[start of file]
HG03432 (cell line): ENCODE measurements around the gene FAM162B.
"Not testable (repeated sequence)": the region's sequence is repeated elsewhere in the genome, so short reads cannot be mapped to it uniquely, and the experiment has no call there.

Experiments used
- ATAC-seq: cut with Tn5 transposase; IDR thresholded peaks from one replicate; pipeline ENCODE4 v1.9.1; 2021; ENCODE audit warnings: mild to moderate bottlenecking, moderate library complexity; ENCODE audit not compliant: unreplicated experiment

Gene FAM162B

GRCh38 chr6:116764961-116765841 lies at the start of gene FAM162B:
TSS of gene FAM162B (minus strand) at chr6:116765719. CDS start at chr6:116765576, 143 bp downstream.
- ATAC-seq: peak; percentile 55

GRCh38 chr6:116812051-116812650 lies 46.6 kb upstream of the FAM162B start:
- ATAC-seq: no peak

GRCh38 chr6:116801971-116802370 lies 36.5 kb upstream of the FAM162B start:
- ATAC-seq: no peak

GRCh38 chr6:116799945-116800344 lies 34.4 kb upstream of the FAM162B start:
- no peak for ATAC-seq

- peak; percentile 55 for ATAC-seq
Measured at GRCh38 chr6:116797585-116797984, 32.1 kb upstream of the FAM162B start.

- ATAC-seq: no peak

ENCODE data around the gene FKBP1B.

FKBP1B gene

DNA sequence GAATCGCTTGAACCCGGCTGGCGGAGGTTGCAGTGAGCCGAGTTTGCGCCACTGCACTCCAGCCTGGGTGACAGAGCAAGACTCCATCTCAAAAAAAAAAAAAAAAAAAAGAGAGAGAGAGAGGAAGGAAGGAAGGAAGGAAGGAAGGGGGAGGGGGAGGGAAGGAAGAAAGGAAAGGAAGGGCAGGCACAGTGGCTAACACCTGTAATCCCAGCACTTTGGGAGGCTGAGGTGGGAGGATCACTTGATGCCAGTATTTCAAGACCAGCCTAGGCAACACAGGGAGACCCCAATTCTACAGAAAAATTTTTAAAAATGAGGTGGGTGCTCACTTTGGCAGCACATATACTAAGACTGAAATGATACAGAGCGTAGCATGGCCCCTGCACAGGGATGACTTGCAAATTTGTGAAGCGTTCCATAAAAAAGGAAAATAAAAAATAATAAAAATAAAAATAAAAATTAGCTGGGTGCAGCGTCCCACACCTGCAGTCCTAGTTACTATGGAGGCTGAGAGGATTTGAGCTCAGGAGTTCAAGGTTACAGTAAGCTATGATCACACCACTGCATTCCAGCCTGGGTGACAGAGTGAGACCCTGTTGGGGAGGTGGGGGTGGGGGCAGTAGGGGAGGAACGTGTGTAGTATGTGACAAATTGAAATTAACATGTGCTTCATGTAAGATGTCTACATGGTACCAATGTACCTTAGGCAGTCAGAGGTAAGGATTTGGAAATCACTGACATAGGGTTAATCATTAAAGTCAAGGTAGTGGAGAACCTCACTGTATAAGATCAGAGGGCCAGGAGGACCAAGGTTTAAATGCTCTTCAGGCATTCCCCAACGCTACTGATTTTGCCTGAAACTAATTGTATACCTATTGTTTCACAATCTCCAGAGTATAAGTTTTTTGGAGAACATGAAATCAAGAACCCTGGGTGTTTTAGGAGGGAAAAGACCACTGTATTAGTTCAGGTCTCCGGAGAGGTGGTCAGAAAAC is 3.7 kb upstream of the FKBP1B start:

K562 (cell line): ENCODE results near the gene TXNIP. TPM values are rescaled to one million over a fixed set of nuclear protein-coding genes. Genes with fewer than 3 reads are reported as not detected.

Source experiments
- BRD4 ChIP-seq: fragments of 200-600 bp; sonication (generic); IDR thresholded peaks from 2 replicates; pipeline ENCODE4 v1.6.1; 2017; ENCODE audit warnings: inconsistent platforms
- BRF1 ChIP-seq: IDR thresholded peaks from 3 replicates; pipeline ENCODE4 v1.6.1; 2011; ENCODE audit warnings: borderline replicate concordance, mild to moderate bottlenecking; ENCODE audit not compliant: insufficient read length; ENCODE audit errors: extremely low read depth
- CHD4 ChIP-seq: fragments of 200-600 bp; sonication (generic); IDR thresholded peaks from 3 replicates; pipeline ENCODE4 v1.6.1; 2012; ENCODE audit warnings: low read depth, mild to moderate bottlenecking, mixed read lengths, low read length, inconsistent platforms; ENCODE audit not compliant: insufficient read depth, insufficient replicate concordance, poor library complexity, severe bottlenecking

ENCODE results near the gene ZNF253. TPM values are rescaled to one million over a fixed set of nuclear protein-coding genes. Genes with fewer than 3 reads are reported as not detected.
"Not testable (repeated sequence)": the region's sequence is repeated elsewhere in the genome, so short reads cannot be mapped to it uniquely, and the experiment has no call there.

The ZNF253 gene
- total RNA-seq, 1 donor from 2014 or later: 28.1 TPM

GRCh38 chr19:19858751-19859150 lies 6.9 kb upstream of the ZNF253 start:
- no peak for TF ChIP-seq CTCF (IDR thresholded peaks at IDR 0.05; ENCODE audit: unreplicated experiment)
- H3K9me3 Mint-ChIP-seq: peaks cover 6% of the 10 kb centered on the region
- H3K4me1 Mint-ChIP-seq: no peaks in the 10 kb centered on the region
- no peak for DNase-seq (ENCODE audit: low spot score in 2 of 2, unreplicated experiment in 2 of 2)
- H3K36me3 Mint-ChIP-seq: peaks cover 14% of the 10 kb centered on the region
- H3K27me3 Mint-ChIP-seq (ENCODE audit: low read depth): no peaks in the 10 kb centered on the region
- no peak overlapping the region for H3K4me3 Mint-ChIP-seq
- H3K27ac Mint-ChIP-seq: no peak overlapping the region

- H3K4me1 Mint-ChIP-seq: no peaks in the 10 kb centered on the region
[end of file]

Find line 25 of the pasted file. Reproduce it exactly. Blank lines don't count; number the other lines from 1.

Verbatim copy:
- CHD4 ChIP-seq: fragments of 200-600 bp; sonication (generic); IDR thresholded peaks from 3 replicates; pipeline ENCODE4 v1.6.1; 2012; ENCODE audit warnings: low read depth, mild to moderate bottlenecking, mixed read lengths, low read length, inconsistent platforms; ENCODE audit not compliant: insufficient read depth, insufficient replicate concordance, poor library complexity, severe bottlenecking